Rounding off the cadre of Nozaki’s assistants and associates are the utterly deluded Yuzuki Seo, a brute of a girl who thinks she is a goddess, but doesn’t realise every one is scared of her, yet she has the singing voice of an angel; and Hirotaka Wakamatsu, a basketball player who is traumatised by Seo’s physicality on the court yet can sleep when he hears her singing voice, unaware that it is Seo singing.

Superficially the show seems to be about people who are totally oblivious to the world around them yet somehow make a success in it. The only way they can communicate with each other is indirectly which is tragic and in some cases ironic, and of course prime material for a shoujo manga, which provides this series with its meta credentials.

In keeping with this, the seemingly one-sided romance between Nozaki and Chiyo is subject to every shoujo manga set-up in an attempt to bring them together. Instead Nozaki uses them as a means of determining a way for them to play out and use it in his next work. For example, the cliché of the forgotten umbrella on a rainy day is Chiyo’s chance to get closer to Nozaki but for him this is practical research.

Elsewhere we are treated to a look inside the world of a manga artist, perhaps not as in depth as the excellent Bakuman but some precious insight is on offer. One character, Nozaki’s former editor, must be a dig at someone in the industry; his penchant for claiming good ideas as his own, changing titles to something irrelevant and insisting there must a tanuki in the script is too silly not to be a rib.

The subtle comedy of Nozaki’s deadpan reaction to everything is offset by the wackiness of his companions explosive and excitable responses, usually aghast at his or someone else’s ignorance. It is a familiar anime gimmick but a successful one that never fails to raise a laugh, especially when the cast are chibified. Yet the final chapter ends on a rather sweet and conventional note to bring the whole meta experience full circle.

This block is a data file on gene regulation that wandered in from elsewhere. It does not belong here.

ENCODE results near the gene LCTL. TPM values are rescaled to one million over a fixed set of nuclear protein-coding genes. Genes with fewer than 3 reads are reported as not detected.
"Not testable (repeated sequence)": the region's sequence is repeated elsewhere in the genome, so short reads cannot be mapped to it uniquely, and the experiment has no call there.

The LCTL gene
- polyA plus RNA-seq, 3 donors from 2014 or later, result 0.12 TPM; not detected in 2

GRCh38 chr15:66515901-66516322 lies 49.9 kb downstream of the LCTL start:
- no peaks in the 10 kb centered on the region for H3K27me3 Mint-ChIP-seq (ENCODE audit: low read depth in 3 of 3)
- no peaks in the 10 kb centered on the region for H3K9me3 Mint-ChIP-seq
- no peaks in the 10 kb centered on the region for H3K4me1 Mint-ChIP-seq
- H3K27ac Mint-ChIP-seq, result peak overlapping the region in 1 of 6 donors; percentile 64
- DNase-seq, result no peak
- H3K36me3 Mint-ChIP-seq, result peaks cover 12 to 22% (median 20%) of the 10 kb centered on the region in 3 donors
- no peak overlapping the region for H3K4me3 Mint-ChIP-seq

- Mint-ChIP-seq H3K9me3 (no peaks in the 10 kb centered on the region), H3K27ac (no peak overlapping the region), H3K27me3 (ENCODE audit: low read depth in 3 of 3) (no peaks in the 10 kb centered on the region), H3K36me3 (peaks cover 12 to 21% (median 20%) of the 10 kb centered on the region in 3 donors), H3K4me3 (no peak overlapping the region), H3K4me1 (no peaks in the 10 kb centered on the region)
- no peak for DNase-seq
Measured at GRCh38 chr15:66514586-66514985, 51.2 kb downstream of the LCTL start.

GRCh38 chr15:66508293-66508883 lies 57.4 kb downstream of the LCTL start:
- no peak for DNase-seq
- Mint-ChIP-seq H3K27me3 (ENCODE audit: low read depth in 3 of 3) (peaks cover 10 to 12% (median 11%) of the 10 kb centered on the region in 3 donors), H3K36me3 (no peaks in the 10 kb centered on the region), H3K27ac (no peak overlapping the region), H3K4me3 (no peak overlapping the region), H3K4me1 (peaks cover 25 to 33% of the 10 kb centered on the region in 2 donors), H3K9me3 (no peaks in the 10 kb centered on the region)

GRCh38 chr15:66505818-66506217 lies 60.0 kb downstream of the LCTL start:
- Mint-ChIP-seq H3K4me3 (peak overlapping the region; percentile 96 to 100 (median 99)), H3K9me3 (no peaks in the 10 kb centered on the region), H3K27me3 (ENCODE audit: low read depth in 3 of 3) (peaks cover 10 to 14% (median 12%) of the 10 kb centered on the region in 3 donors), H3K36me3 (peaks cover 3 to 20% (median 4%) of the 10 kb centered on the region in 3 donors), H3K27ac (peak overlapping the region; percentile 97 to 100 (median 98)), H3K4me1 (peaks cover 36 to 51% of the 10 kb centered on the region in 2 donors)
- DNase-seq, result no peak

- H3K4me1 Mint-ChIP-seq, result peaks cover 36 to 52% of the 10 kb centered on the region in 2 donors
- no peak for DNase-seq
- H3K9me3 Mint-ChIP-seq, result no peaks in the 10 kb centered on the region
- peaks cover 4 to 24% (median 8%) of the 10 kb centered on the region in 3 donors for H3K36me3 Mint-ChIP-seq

Handling the production duties are the curiously named Doga Kobo (who gave us another recent release 11 Eyes), delivering a wonderful vibrant and breezy show with astutely observed artwork, replicating the manga panels and the art equipment with total accuracy. The characters are well defined and stand out individually, the eclectic personalities all blending in well with other to create a cosy and personable group.

Monthly Girls’ Nozaki-Kun works so well because it shows that despite the anime/manga industry’s habit of recycling the same material and often being too po-faced for its own good, it can laugh at itself. This much needed injection of self-awareness therefore creates fresh and hugely enjoyable shows like this, so it’s win-win all round.




Japanese 2.0 w/ English Subtitles

English 2.0


Disc 2 Only:

Nozaki-Kun Shorts 1-6

Japanese Promos

Japanese Commercials

Clean Opening Animation

Clean Closing Animation


Rating – **** 

Man In Black

3 thoughts on “Monthly Girls’ Nozaki-Kun

  1. I downloaded this off iTunes many moons ago, after watching a hilarious Youtube video that counts every time Chiyo says “Nozaki-Kun” over the course of the series.

    The humor was hit and miss for me. I liked the first episode and the visual novel one, but some of the other episodes dragged. Maybe I would have enjoyed the anime more if the artists drew more Tanukis.